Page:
New Scientist issue 2696
I have the cover story on New Scientist this week:
“THEY are the places gravity forgot. Vast regions of space, millions of kilometres across, in which celestial forces conspire to cancel out gravity and so trap anything that falls into them. They sit in the Earth's orbit, one marching ahead of our planet, the other trailing along behind. Astronomers call them Lagrangian points, or L4 and L5 for short. The best way to think of them, though, is as celestial flypaper.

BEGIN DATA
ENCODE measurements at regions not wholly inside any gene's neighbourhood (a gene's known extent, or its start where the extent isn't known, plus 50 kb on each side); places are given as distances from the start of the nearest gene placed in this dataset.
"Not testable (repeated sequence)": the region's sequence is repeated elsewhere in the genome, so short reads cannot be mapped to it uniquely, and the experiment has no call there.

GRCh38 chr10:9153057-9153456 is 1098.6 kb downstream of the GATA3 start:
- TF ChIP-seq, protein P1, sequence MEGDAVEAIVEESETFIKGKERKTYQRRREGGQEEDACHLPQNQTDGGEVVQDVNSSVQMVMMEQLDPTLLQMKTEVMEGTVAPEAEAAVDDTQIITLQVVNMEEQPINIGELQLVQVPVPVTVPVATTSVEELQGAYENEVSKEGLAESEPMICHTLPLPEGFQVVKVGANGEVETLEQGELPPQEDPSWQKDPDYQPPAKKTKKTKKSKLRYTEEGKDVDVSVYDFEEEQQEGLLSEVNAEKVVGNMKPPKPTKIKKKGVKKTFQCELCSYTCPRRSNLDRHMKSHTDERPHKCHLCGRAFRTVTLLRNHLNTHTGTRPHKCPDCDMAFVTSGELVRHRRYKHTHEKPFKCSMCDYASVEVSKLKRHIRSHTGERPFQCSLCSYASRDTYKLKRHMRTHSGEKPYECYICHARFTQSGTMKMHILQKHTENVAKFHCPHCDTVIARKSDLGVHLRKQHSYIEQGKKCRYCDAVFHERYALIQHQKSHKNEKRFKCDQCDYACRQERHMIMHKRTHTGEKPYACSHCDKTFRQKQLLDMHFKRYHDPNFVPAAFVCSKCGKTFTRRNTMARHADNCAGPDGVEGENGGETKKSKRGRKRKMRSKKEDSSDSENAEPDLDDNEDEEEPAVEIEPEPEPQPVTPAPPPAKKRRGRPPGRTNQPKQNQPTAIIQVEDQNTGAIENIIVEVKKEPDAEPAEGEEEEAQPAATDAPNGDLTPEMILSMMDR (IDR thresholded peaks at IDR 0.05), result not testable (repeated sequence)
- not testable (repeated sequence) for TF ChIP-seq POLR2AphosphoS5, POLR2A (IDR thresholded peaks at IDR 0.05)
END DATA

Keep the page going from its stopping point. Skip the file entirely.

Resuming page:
In the 4.5 billion years since the formation of the solar system, everything from dust clouds to asteroids and hidden planets may have accumulated there. Some have even speculated that alien spacecraft are watching us from the Lagrangian points, looking for signs of intelligence.
Putting little green men to one side for the moment, even the presence of plain old space rocks would be enough to keep most people happy. "I think you certainly might find a whole population of objects at L4 and L5," says astrophysicist Richard Gott of Princeton University. ...”
You can read the full story for free online here